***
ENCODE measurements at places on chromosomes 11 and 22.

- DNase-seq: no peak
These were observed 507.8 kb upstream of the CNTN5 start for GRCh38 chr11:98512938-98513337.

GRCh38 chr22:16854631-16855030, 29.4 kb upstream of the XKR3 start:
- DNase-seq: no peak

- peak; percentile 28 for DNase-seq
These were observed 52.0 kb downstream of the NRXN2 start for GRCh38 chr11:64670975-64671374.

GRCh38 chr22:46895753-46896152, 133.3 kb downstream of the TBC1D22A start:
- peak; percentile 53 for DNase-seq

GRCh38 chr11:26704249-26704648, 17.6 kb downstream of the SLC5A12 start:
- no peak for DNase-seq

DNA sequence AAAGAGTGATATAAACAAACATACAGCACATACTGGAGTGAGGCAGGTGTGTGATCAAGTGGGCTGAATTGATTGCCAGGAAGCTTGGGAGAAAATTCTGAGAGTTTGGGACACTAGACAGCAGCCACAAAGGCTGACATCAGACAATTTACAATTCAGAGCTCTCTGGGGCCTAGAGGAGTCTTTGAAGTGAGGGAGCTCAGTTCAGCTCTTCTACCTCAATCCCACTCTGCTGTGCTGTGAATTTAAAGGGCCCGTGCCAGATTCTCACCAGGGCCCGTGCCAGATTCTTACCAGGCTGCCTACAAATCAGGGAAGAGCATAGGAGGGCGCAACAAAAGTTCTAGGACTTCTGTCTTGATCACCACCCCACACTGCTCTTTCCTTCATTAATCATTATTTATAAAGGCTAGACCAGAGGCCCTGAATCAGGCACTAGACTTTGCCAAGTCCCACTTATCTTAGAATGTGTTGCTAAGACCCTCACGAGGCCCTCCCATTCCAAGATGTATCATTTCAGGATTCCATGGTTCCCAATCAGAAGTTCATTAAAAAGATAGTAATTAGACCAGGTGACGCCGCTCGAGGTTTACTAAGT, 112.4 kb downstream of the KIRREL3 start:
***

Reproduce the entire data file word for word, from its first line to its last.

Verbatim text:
ENCODE measurements at places on chromosomes 11 and 22.

- DNase-seq: no peak
These were observed 507.8 kb upstream of the CNTN5 start for GRCh38 chr11:98512938-98513337.

GRCh38 chr22:16854631-16855030, 29.4 kb upstream of the XKR3 start:
- DNase-seq: no peak

- peak; percentile 28 for DNase-seq
These were observed 52.0 kb downstream of the NRXN2 start for GRCh38 chr11:64670975-64671374.

GRCh38 chr22:46895753-46896152, 133.3 kb downstream of the TBC1D22A start:
- peak; percentile 53 for DNase-seq

GRCh38 chr11:26704249-26704648, 17.6 kb downstream of the SLC5A12 start:
- no peak for DNase-seq

DNA sequence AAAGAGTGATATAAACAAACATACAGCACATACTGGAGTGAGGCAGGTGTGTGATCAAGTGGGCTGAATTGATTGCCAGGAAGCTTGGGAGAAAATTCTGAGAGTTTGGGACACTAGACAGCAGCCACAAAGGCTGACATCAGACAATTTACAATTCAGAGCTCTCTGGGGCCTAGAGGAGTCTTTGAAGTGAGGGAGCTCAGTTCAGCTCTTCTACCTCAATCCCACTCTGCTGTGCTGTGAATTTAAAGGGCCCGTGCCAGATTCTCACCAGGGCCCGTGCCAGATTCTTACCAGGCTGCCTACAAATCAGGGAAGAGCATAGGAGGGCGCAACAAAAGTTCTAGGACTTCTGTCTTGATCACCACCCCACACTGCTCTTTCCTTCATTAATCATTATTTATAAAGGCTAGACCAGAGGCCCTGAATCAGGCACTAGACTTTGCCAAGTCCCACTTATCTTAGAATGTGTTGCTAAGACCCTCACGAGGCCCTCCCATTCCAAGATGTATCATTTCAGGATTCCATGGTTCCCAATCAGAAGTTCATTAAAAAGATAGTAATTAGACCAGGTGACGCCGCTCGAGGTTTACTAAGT, 112.4 kb downstream of the KIRREL3 start: